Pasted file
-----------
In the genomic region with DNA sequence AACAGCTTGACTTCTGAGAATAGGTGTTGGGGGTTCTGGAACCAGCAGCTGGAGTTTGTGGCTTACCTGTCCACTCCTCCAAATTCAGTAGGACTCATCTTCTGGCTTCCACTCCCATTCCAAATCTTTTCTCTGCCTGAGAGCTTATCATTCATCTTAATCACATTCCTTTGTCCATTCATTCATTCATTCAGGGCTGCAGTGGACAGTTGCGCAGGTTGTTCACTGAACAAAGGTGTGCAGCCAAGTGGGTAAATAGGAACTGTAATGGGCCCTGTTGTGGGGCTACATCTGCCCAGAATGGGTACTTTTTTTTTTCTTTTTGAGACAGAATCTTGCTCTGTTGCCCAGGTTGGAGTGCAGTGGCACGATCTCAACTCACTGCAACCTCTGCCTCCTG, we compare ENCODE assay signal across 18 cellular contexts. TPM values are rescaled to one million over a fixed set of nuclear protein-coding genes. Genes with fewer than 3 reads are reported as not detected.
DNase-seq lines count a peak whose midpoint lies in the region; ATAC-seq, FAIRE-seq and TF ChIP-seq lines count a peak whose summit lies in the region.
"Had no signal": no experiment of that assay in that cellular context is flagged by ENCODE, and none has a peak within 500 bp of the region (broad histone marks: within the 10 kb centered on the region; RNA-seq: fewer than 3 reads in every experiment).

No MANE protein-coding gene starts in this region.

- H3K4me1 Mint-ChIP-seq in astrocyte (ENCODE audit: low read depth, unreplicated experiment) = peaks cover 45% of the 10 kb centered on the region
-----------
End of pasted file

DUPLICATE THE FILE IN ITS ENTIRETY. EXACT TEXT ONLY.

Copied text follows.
In the genomic region with DNA sequence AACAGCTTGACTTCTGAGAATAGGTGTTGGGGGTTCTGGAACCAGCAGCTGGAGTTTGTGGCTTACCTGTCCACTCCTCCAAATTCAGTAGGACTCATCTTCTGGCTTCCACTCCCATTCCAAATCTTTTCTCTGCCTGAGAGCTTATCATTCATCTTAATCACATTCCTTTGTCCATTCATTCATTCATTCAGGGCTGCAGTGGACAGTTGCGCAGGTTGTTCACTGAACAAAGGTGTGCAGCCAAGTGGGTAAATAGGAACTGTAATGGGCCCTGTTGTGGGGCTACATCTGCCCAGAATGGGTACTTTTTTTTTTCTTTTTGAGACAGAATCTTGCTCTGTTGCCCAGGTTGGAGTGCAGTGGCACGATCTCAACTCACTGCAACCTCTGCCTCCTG, we compare ENCODE assay signal across 18 cellular contexts. TPM values are rescaled to one million over a fixed set of nuclear protein-coding genes. Genes with fewer than 3 reads are reported as not detected.
DNase-seq lines count a peak whose midpoint lies in the region; ATAC-seq, FAIRE-seq and TF ChIP-seq lines count a peak whose summit lies in the region.
"Had no signal": no experiment of that assay in that cellular context is flagged by ENCODE, and none has a peak within 500 bp of the region (broad histone marks: within the 10 kb centered on the region; RNA-seq: fewer than 3 reads in every experiment).

No MANE protein-coding gene starts in this region.

- H3K4me1 Mint-ChIP-seq in astrocyte (ENCODE audit: low read depth, unreplicated experiment) = peaks cover 45% of the 10 kb centered on the region